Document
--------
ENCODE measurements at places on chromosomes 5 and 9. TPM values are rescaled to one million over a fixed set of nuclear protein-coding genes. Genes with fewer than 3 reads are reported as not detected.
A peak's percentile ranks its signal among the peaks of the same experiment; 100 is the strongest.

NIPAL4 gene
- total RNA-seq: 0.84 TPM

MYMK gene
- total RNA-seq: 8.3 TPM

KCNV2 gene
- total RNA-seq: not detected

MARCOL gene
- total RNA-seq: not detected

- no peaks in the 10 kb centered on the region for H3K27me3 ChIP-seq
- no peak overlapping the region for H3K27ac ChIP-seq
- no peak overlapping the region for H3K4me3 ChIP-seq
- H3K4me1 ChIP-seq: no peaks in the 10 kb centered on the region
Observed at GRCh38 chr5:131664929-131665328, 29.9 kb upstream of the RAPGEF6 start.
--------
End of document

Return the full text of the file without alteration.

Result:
ENCODE measurements at places on chromosomes 5 and 9. TPM values are rescaled to one million over a fixed set of nuclear protein-coding genes. Genes with fewer than 3 reads are reported as not detected.
A peak's percentile ranks its signal among the peaks of the same experiment; 100 is the strongest.

NIPAL4 gene
- total RNA-seq: 0.84 TPM

MYMK gene
- total RNA-seq: 8.3 TPM

KCNV2 gene
- total RNA-seq: not detected

MARCOL gene
- total RNA-seq: not detected

- no peaks in the 10 kb centered on the region for H3K27me3 ChIP-seq
- no peak overlapping the region for H3K27ac ChIP-seq
- no peak overlapping the region for H3K4me3 ChIP-seq
- H3K4me1 ChIP-seq: no peaks in the 10 kb centered on the region
Observed at GRCh38 chr5:131664929-131665328, 29.9 kb upstream of the RAPGEF6 start.